False-flags right here at home

Posted 5.25.18

SHAWVILLE, QUEBEC | People using more than Facebook as their news source will have noted that what we read and hear is not always what it seems. Most political events have multiple objectives, many below our radar.

If that sounds cynical, it is, and these hidden agendas drive today's wide political cynicism. Very little in the political sphere is spontaneous. Hidden objectives are a sorry fact in municipal, provincial and federal politics, with few exemptions.

The most cynical of false-flag events are "public consultations." It's a rare one that actually consults with anyone. Usually they're public announcements: "this is how it's going to be - - and how do you feel about it?". That's no consultation, although there's a smidgeon of feedback requested. Substantive changes rarely are birthed in public consultations except in very dramatic circumstances - - say, as a close election approaches.

Pre-election promises are classic examples of multiple-purposed events. Political parties have this down to an art form, strangling budgets for years (health system, anyone?) only to announce big "initiatives" (gifts) just before voting time. In a corrupt nation this is called vote-buying, but we call them called multi-objective actions.

Despite all this, we can't blame only party-politicians. Civil society in general shares in these false-flag or multi-purposed events and programs.

In civil society we have a special case of multi-purpose organizations or campaigns. These organizations are ones we'd least suspect because they are, so often, warm and cuddly. They're our do-good organizations - - protect the environment or species or regions or reefs or peoples or genders or - - you name it.

Organizations like Greenpeace or the WWF are often accused of hidden motives - - by their economic enemies. Others can even include short-term fund-raisers to rebuild a burned home, send a child for cancer treatment, or protect Belugas. All merit a close look. This gets confusing since the accusers are often the duplicitous ones. Ranchers attack wolf-protection plans, and the fascist-minded accuse the UN of subversion and money-grabbing.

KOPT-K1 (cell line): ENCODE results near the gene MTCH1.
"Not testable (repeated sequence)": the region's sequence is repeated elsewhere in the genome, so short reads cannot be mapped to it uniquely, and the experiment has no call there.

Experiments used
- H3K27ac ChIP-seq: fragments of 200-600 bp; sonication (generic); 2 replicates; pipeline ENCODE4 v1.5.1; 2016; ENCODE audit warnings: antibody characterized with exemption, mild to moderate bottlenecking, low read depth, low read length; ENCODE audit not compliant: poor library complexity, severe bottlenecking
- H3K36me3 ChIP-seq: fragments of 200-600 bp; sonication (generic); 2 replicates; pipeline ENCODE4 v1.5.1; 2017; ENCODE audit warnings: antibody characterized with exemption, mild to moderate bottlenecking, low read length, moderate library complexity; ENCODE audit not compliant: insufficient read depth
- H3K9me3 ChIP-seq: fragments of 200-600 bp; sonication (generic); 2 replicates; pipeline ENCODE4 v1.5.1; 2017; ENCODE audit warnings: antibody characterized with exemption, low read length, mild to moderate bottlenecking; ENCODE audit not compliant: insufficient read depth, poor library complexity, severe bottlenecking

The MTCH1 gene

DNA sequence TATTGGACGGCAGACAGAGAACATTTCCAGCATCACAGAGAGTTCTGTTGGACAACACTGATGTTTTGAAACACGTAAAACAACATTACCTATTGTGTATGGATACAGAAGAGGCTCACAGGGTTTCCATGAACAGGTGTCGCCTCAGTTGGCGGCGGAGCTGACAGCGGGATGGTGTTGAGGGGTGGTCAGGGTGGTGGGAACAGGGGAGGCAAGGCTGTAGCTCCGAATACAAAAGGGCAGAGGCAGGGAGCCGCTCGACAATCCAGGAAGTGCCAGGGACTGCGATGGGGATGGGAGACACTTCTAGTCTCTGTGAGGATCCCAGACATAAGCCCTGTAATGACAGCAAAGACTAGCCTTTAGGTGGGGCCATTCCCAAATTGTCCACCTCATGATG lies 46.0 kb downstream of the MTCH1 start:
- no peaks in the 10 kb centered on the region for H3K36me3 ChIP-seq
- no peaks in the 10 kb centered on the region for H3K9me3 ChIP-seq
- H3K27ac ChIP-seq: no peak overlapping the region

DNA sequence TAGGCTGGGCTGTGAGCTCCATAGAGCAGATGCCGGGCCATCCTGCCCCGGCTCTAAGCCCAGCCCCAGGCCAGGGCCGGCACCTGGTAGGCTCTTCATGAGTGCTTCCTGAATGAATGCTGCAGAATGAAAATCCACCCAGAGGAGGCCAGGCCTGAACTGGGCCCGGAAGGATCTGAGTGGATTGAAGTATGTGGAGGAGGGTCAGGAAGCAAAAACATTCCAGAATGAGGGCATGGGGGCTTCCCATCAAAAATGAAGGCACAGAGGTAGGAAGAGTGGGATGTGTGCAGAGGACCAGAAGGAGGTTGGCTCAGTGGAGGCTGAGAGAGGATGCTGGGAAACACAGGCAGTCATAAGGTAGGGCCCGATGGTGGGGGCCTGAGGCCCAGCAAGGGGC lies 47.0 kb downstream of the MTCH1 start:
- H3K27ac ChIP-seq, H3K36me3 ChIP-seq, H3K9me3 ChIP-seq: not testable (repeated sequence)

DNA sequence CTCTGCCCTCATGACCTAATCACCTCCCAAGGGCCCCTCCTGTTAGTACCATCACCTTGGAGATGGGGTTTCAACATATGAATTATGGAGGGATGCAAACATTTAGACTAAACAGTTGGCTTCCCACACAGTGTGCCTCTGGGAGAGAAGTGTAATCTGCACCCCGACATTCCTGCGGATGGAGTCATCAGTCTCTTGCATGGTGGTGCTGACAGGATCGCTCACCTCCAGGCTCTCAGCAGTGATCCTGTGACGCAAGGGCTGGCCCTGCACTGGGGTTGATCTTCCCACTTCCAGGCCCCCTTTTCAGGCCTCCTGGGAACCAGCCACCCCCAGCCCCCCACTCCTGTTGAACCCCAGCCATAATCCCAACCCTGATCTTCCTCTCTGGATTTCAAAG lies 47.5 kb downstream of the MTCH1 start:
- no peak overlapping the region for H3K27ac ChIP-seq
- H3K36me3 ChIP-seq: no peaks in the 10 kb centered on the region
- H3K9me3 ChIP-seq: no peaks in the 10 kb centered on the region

Many groups seem less suspicious, protecting an eco-sphere, river, caribou herd, badgers or natural hair-colour. Most do good work on tiny budgets. But some represent negative forces, because they take up space, preventing the formation of a more effective group or program. They suck out the oxygen, energy, funding, volunteers and media-attention, leaving nothing for real activists. That is purposeful - - attempts to control a situation, not remedy anything.

You and I have to upgrade our political literacy so we can distinguish between groups' claims and actual accomplishments (forget their self-promotional spin). Some groups exist to take up space on the political spectrum. Just as we didn't recognize fake news, we aren't recognizing fake groups, and many have won popular acclaim.

Our lesson is to participate - - with eyes peeled. Study the group's actual accomplishments, using an outside source, ask "What has, say, the Riverkeeper actually 'kept'?" Which environment has an environmental group actually improved? What goals have they already, actually attained?

And, remember, holding public consultations isn't enough.


Copyright © 2018 Fred Ryan/Log Cabin Chronicles/5.18